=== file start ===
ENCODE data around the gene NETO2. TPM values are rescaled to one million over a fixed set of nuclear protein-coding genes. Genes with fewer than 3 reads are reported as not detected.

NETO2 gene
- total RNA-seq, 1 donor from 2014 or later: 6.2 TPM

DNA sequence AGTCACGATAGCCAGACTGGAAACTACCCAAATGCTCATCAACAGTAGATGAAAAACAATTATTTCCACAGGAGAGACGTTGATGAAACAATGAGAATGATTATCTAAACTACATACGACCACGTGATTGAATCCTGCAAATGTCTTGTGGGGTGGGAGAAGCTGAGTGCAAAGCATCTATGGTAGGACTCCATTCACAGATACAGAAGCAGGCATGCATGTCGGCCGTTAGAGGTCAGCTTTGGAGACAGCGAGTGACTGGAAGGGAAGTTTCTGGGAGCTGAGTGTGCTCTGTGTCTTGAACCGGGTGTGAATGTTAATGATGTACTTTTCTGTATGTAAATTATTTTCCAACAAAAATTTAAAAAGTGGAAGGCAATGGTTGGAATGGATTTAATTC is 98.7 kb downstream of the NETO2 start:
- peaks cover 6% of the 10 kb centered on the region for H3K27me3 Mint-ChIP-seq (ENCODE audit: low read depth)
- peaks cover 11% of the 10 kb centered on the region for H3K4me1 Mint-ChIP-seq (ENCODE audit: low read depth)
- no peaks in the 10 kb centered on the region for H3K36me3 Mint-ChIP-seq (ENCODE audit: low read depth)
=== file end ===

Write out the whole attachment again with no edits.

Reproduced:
ENCODE data around the gene NETO2. TPM values are rescaled to one million over a fixed set of nuclear protein-coding genes. Genes with fewer than 3 reads are reported as not detected.

NETO2 gene
- total RNA-seq, 1 donor from 2014 or later: 6.2 TPM

DNA sequence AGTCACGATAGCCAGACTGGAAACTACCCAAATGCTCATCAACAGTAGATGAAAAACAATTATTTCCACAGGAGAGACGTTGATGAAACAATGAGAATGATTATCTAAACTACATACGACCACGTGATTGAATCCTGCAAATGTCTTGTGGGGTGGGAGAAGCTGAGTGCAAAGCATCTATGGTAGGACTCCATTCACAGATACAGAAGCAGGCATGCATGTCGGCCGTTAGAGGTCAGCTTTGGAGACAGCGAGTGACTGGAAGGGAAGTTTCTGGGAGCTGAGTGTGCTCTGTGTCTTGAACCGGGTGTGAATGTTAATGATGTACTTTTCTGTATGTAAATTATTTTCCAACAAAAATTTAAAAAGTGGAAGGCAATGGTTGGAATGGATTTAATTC is 98.7 kb downstream of the NETO2 start:
- peaks cover 6% of the 10 kb centered on the region for H3K27me3 Mint-ChIP-seq (ENCODE audit: low read depth)
- peaks cover 11% of the 10 kb centered on the region for H3K4me1 Mint-ChIP-seq (ENCODE audit: low read depth)
- no peaks in the 10 kb centered on the region for H3K36me3 Mint-ChIP-seq (ENCODE audit: low read depth)